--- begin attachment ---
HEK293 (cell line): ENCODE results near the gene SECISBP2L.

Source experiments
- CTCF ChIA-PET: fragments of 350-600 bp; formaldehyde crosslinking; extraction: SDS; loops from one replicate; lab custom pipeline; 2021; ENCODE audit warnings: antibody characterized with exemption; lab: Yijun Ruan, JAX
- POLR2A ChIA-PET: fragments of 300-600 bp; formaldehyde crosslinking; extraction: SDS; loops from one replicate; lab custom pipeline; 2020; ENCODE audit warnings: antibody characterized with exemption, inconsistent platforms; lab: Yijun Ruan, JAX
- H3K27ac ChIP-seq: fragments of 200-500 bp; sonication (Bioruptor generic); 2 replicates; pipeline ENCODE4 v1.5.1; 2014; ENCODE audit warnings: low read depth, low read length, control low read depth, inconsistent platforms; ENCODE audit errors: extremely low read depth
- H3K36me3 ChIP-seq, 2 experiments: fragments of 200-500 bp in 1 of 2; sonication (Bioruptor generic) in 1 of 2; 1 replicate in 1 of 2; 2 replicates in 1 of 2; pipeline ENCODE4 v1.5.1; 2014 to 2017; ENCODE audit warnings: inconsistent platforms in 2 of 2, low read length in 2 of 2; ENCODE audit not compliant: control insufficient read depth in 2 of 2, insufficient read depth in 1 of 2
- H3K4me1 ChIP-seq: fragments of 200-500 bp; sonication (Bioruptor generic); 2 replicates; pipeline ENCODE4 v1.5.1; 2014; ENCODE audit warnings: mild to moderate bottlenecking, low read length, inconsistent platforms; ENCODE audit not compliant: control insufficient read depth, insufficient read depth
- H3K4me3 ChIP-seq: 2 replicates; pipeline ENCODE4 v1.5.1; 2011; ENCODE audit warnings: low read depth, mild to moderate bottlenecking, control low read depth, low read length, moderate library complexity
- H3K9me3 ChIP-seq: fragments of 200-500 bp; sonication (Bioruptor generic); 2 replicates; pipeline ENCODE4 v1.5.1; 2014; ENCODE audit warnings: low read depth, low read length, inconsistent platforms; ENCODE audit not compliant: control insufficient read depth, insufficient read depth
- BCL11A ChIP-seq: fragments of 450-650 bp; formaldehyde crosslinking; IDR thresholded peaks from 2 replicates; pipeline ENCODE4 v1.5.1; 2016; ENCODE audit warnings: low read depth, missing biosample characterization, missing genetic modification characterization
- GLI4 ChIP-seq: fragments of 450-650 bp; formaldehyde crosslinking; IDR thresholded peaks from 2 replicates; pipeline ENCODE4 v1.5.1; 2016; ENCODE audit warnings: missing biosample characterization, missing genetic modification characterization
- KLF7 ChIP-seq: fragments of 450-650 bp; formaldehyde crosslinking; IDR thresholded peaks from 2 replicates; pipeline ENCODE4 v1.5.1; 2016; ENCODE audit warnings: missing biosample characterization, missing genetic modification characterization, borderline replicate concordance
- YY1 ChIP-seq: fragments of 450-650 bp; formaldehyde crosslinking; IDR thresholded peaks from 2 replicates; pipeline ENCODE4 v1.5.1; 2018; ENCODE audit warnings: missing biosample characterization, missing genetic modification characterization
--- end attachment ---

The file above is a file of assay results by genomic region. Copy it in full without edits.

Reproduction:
HEK293 (cell line): ENCODE results near the gene SECISBP2L.

Source experiments
- CTCF ChIA-PET: fragments of 350-600 bp; formaldehyde crosslinking; extraction: SDS; loops from one replicate; lab custom pipeline; 2021; ENCODE audit warnings: antibody characterized with exemption; lab: Yijun Ruan, JAX
- POLR2A ChIA-PET: fragments of 300-600 bp; formaldehyde crosslinking; extraction: SDS; loops from one replicate; lab custom pipeline; 2020; ENCODE audit warnings: antibody characterized with exemption, inconsistent platforms; lab: Yijun Ruan, JAX
- H3K27ac ChIP-seq: fragments of 200-500 bp; sonication (Bioruptor generic); 2 replicates; pipeline ENCODE4 v1.5.1; 2014; ENCODE audit warnings: low read depth, low read length, control low read depth, inconsistent platforms; ENCODE audit errors: extremely low read depth
- H3K36me3 ChIP-seq, 2 experiments: fragments of 200-500 bp in 1 of 2; sonication (Bioruptor generic) in 1 of 2; 1 replicate in 1 of 2; 2 replicates in 1 of 2; pipeline ENCODE4 v1.5.1; 2014 to 2017; ENCODE audit warnings: inconsistent platforms in 2 of 2, low read length in 2 of 2; ENCODE audit not compliant: control insufficient read depth in 2 of 2, insufficient read depth in 1 of 2
- H3K4me1 ChIP-seq: fragments of 200-500 bp; sonication (Bioruptor generic); 2 replicates; pipeline ENCODE4 v1.5.1; 2014; ENCODE audit warnings: mild to moderate bottlenecking, low read length, inconsistent platforms; ENCODE audit not compliant: control insufficient read depth, insufficient read depth
- H3K4me3 ChIP-seq: 2 replicates; pipeline ENCODE4 v1.5.1; 2011; ENCODE audit warnings: low read depth, mild to moderate bottlenecking, control low read depth, low read length, moderate library complexity
- H3K9me3 ChIP-seq: fragments of 200-500 bp; sonication (Bioruptor generic); 2 replicates; pipeline ENCODE4 v1.5.1; 2014; ENCODE audit warnings: low read depth, low read length, inconsistent platforms; ENCODE audit not compliant: control insufficient read depth, insufficient read depth
- BCL11A ChIP-seq: fragments of 450-650 bp; formaldehyde crosslinking; IDR thresholded peaks from 2 replicates; pipeline ENCODE4 v1.5.1; 2016; ENCODE audit warnings: low read depth, missing biosample characterization, missing genetic modification characterization
- GLI4 ChIP-seq: fragments of 450-650 bp; formaldehyde crosslinking; IDR thresholded peaks from 2 replicates; pipeline ENCODE4 v1.5.1; 2016; ENCODE audit warnings: missing biosample characterization, missing genetic modification characterization
- KLF7 ChIP-seq: fragments of 450-650 bp; formaldehyde crosslinking; IDR thresholded peaks from 2 replicates; pipeline ENCODE4 v1.5.1; 2016; ENCODE audit warnings: missing biosample characterization, missing genetic modification characterization, borderline replicate concordance
- YY1 ChIP-seq: fragments of 450-650 bp; formaldehyde crosslinking; IDR thresholded peaks from 2 replicates; pipeline ENCODE4 v1.5.1; 2018; ENCODE audit warnings: missing biosample characterization, missing genetic modification characterization